More than just achieving the goals he had set for himself, however, Daniel proved his character by becoming a leader within his school and within the Sozo community. He was appointed dormitory father, time-keeper, and class monitor, which are all honors and leadership roles in the school. Now as he prepares to enter secondary school, he is excited to pursue his dream of becoming a mechanical engineer.
Daniel’s story is one that presents a beautiful picture of determination and resilience. Despite all obstacles—whether they were financial (because he could not afford school) or time-based (because he had spent ten years out of school) or cultural (no one in his family had ever achieved higher education)—he knew what he wanted to achieve, and he set out to do so. His determination held him to a higher standard, and he did not rest until he had achieved his dream.
“It doesn’t matter how old you are, but what you want and how determined you are to get there. You have to take that chance and work hard. I think what matters is what you want and to get help, and you have to work hard to achieve that goal when you get the chance. Respect the people that are older than you, thank them for everything they do to help you. Seek counsel from them so that they can continue having hope in you, so that I can help other people when I grow up.” – DANIEL
Those blinders of determination, the blinders that kept Daniel from fearing the obstacles that stood in his way, produced a new form of sight: vision coming from education and the light of the truth of the Gospel.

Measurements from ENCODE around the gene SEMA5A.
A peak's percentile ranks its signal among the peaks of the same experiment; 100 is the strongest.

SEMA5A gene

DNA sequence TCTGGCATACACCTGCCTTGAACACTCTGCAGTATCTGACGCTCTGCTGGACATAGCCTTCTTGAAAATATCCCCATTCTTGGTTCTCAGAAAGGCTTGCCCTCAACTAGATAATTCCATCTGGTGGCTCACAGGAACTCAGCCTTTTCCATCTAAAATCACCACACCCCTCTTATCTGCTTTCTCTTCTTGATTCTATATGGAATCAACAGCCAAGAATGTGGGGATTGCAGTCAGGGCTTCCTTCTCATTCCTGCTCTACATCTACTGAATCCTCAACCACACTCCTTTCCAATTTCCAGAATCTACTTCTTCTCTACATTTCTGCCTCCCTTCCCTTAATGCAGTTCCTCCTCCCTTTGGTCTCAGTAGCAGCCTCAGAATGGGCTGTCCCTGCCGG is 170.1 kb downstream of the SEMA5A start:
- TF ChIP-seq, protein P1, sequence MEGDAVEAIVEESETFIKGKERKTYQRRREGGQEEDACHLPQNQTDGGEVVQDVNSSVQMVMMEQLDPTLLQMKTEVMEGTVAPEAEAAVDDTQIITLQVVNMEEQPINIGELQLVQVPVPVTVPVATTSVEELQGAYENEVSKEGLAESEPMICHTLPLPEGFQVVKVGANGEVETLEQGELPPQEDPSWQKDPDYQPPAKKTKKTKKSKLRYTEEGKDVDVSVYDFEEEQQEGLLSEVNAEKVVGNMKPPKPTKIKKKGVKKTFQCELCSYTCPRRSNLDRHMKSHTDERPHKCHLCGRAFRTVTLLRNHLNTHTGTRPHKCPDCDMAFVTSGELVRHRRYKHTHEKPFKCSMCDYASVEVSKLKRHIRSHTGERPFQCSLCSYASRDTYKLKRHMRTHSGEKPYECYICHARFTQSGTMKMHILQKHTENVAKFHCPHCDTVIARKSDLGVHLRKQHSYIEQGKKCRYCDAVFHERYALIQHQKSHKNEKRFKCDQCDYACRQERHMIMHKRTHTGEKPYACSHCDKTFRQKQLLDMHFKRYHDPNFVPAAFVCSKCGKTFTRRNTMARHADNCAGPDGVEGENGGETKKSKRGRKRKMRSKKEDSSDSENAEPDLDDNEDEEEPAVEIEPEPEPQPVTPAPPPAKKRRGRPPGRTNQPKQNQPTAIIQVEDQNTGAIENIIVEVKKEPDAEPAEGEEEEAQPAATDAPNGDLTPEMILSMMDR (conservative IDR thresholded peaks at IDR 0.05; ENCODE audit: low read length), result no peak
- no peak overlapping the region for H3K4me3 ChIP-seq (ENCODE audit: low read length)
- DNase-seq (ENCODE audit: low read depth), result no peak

Daniel realized that achieving his goals would not only help himself; his goals were ones that could help others as well. He wanted to learn, to grow, and to mature, not only for himself and his own betterment and advancement, but to help his family and those around him. He wanted an education to help others, to be hospitable to them, to share his story with them, and to assist them however he could. His determination was one that was unselfish, that was others-focused, and that was genuine.
At Sozo, we are determined to see our mission come to fruition: All children thriving. All communities transformed. All for God’s glory. Each of us has our own goals as we run our own race. Just as Daniel did, realize your goal, hold fast to your determination to achieve it, and do not run aimlessly.
“Do you not know that in a race all the runners run, but only one receives the prize? So run that you may obtain it. Every athlete exercises self-control in all things. They do it to receive a perishable wreath, but we an imperishable. So…do not run aimlessly.”
1 Corinthians 9:24-26